If you think your IT will never be in the cloud, and you will always have a device you can touch, do you really understand “CLOUD COMPUTING?”
A governmental definition of Cloud Computing is a model for enabling ubiquitous, convenient, on-demand network access to a shared pool of configurable computing resources (e.g., networks, servers, storage, applications, and services) that can be rapidly provisioned and released with minimal management effort or service provider interaction. (ref: The NIST Definition of Cloud Computing SP800-145.pdf)
More simply, cloud computing means that instead of all the computing hardware and software you’re using sitting on a server somewhere inside your company’s network, it’s provided for you as a service by another company and accessed over the Internet, usually in a completely seamless way.
Exactly where the hardware and software is located and how it all works together shouldn’t matter to you, the user—it’s just somewhere up in the nebulous “cloud” that is somewhere in the world represented as the Internet.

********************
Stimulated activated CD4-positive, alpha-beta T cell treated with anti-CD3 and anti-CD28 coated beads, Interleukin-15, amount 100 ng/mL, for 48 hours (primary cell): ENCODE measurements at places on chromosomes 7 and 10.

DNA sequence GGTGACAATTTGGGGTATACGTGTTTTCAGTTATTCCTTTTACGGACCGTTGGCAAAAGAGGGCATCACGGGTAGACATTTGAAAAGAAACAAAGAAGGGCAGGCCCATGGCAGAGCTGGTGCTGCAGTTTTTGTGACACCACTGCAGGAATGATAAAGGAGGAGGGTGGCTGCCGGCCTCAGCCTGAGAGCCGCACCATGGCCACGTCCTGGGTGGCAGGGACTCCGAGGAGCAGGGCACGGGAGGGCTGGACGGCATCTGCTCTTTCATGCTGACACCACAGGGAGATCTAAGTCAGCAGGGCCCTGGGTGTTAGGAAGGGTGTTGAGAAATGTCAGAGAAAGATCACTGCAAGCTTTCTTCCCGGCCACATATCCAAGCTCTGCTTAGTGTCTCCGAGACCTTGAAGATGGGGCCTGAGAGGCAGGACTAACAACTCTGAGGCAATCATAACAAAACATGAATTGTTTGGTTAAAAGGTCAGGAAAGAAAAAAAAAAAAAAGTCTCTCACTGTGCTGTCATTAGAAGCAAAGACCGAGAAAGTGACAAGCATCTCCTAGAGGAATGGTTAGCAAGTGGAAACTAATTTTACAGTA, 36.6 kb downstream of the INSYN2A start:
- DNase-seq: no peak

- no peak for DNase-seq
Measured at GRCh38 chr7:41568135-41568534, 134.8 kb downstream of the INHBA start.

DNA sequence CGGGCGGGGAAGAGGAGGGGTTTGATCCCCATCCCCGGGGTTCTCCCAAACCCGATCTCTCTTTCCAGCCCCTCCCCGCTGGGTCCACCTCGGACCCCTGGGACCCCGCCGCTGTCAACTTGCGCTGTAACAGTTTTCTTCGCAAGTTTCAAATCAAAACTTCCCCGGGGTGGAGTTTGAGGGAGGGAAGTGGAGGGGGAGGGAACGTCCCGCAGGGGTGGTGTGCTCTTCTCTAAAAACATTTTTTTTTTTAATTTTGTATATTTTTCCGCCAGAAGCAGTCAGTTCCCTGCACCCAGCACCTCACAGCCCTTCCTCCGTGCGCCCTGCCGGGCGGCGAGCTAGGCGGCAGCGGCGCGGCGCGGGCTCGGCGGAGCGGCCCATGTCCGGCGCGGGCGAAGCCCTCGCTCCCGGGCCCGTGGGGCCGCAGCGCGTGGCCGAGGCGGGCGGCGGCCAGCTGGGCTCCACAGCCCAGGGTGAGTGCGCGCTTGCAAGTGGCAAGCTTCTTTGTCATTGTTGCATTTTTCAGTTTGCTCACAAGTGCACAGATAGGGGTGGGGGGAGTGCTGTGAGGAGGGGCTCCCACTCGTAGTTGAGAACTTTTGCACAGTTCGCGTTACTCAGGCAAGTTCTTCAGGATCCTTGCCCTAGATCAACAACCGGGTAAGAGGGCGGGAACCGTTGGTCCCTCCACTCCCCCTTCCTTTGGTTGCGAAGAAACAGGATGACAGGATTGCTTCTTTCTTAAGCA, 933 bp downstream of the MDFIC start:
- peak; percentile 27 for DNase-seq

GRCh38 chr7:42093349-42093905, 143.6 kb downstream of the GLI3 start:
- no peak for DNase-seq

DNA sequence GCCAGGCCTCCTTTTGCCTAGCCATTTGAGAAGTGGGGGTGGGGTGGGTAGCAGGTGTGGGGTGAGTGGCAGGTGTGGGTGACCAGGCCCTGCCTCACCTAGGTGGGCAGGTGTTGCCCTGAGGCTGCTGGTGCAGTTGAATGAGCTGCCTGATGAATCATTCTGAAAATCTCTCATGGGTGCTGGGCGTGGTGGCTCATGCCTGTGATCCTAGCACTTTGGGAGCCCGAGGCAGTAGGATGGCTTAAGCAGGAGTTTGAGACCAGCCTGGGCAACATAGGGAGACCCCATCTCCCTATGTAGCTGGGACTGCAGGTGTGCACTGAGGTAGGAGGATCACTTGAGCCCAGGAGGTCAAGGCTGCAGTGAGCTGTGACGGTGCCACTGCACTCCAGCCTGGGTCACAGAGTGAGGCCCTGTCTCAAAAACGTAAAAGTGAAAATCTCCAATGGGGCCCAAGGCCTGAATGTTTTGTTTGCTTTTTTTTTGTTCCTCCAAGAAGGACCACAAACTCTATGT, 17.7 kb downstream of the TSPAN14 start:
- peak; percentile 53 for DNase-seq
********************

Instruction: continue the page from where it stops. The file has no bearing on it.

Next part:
Most people use cloud computing all day long without realizing it, in fact, you are experiencing the benefits of cloud computing right now but may not have realized it. Some of the cloud computing applications, also called SaaS short for “Software as a Service,” you might be using are:
Microsoft Office 365, Gmail, Hotmail, Outlook.
Dropbox, Google Drive, Microsoft OneDrive
LinkedIn, Facebook, Twitter
NetSuite, Salesforce and other CRM solutions
Survey Monkey, etc
All things Google (search, AdWords, maps, etc.)
Cloud computing is increasingly abundant and cheap.
There are real advantages with cloud computing…
You don’t need to pay IT staff to look after new servers or the applications in some cases as the supplier will maintain patching and performance monitoring as part of the service,